6. He will miss fresh air the most.
"I love the outdoors," Peake said. "I don't run on treadmills as a habit, I just like to put a pair of shoes and go into the woods and run outside.
"I like doing activities with the family outdoors – camping, hiking – so I think that not having fresh air for six months is what I'll miss the most."
7. His music playlist includes "Starlight" by Muse, "Spaceman" by The Killers and "Life on Mars?" by David Bowie.
Peake has set up a public playlist on Spotify of all the songs he will be playing in space. It's an eclectic mix of tunes that ranges from Fleetwood Mac to Robbie Williams, from the Village People to Bastille. And there is something of a space theme.
8. He believes in aliens, if by aliens you mean "life forms on other planets".
"I think we might be close to discovering microbial single-celled life forms, either in current existence or in past existence on Mars, for example," Peake said. "And that's something that we're searching for.
"We're always searching for organic compounds and the potential for life on other planets. I believe in life forms on other planets, yes."
9. He's looking forward to a bacon sandwich on Christmas Day.
Peake said there had been a competition for schoolchildren to design a British-inspired meal for him to eat in space, in conjunction with celebrity chef Heston Blumenthal. A bacon sandwich was part of the winning meal.
A Christmas pudding will also make its way via the Orbital 4 vehicle. "So I might well enjoy a bacon sarnie on Christmas morning prior to my pudding," he said. He was also asked whether astronauts could drink beer in space. "No," he replied.
10. He will do two hours of exercise a day.
There's a treadmill, an exercise bike, and a weightlifting machine on the ISS, and astronauts have to use them for two hours every day. "We do a lot of fitness training," Peake said, "and I think these days most astronauts are pretty fit because we've realised that that is one of the best countermeasures for countering the negative effects of microgravity.
"You don't need to be fit for space, you need to be fit for coming back to Earth. The better shape you're in before you launch, the best opportunity you have maintaining that level of fitness while on the space station."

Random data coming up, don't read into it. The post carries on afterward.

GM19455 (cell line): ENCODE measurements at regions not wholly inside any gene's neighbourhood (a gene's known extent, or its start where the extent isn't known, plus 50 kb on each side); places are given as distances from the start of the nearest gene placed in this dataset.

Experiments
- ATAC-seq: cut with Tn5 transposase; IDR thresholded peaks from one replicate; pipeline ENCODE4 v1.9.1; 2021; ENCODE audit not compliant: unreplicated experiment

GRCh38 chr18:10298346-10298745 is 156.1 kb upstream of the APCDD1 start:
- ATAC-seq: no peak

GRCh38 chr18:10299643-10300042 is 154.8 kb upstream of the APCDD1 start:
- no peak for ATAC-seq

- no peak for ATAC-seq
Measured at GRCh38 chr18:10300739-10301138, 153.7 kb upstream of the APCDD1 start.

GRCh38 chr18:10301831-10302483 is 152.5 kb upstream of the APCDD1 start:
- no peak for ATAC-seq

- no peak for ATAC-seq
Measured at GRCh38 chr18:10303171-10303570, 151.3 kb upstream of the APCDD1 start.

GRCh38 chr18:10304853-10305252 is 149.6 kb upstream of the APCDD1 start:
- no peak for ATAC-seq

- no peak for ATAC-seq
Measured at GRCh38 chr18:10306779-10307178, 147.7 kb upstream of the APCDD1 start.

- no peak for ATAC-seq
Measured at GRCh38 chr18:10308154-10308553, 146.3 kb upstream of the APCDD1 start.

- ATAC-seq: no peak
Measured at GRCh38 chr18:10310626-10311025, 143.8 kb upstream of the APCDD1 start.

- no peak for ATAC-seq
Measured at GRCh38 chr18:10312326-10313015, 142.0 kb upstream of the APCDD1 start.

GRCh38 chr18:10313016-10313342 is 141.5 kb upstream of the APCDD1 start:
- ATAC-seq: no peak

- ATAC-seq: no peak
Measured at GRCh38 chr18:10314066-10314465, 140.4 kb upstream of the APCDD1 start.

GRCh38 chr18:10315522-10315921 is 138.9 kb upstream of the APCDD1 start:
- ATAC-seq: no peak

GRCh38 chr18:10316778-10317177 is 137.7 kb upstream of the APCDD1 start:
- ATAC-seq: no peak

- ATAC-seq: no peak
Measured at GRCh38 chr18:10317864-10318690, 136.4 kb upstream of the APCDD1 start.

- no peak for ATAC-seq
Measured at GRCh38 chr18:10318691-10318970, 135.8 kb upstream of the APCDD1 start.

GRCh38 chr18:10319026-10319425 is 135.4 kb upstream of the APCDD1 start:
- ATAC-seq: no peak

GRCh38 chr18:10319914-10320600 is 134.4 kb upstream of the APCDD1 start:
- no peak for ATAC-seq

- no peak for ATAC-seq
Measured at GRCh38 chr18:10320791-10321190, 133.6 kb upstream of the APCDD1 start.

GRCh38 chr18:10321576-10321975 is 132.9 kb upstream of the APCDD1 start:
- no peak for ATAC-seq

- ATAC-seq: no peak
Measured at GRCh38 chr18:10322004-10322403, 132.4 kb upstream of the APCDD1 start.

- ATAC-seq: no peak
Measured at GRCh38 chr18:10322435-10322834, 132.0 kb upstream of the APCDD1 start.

11. He knows he'll probably feel a bit sick on the second day in space.
Peake said most astronauts suffered from "space sickness" and he was prepared for it. "I've heard that day two actually tends to be the worst day," he said. "The trip in the Soyuz isn't actually too bad.
"But after that your body is really adjusting – all that fluid that shifts up and centralises around your heart, it increases the intercranial pressure which causes headaches.
"And until your brain learns to shut down your vestibular system, you're getting mixed messages from your eyes and your ears, and that causes the disorientation, the nausea, and the sickness. We have medication to help with that in the short term. But it passes after 48 to 72 hours."
12. He's spent around four hours learning how to use the space toilet.
"You've got to make sure it all works correctly, and there's lots of moving parts," Peake said. "In particular the vacuum pump is the most important thing that creates the air flow that keeps everything flowing in the right direction."
13. He'll be looking out for Father Christmas's sleigh travelling around Earth.
A schoolboy asked Peake whether he'd thought about how Father Christmas was going to deliver his presents to the space station.
"We spend every moment we can looking out of the window so as it approaches Christmas I'll certainly be keeping a special eye out for any unusual activity over planet earth at the time," he replied. "But I think my Christmas presents are not going to arrive by reindeer but by Orbital 4, which will hopefully bring something up for me."
14. He reckons today's schoolchildren could set foot on Mars.
"After a gap of 24 years since Helen Sharman flew to the Mia space station, the union flag is going to be flown and worn from space once again," he said.
"What that means is that there's nothing to stop the schoolkids in Great Britain today from being among the first men and women to set foot on Mars in the future."